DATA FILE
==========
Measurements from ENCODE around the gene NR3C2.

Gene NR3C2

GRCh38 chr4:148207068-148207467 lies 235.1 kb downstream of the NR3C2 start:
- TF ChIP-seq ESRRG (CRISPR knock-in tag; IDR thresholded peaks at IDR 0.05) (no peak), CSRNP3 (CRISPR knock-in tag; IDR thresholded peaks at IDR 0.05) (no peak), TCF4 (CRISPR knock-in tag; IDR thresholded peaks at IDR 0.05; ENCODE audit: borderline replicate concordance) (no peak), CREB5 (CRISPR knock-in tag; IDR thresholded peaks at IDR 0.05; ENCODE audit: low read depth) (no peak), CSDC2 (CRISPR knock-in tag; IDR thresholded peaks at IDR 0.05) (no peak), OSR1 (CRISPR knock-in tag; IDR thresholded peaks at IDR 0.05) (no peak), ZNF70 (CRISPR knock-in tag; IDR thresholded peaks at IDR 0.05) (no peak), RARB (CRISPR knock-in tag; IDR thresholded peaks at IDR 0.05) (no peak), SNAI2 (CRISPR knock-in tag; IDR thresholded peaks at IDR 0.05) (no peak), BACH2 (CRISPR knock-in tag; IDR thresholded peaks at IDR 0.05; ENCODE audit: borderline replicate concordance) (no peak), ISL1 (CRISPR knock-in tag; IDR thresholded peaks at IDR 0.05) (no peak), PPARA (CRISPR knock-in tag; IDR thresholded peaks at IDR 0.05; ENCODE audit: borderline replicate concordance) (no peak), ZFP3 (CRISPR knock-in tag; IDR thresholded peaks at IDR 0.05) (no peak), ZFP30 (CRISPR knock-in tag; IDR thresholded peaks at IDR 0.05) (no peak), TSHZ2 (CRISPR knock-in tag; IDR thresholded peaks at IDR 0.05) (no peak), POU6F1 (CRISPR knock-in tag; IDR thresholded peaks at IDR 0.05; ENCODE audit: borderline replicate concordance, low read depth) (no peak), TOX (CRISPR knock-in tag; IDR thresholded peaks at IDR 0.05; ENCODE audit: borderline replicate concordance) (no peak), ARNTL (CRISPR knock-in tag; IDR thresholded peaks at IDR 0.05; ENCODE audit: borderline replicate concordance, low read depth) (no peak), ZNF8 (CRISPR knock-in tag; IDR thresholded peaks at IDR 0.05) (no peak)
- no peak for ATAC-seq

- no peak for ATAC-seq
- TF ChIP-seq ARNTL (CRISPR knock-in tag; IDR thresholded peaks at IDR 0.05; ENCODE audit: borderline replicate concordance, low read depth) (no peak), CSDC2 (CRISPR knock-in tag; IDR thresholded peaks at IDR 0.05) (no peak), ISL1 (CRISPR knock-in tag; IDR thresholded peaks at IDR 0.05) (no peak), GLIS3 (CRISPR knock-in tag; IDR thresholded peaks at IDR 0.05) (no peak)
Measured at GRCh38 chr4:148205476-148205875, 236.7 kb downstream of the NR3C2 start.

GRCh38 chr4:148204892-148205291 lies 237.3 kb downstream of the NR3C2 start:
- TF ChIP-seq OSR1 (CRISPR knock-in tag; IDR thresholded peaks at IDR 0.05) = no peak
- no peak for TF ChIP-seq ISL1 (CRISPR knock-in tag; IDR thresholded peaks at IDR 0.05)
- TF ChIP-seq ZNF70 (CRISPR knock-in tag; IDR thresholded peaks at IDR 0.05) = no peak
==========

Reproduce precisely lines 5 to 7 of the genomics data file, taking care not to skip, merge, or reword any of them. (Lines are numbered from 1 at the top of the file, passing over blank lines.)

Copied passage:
- no peak for ATAC-seq

- no peak for ATAC-seq
- TF ChIP-seq ARNTL (CRISPR knock-in tag; IDR thresholded peaks at IDR 0.05; ENCODE audit: borderline replicate concordance, low read depth) (no peak), CSDC2 (CRISPR knock-in tag; IDR thresholded peaks at IDR 0.05) (no peak), ISL1 (CRISPR knock-in tag; IDR thresholded peaks at IDR 0.05) (no peak), GLIS3 (CRISPR knock-in tag; IDR thresholded peaks at IDR 0.05) (no peak)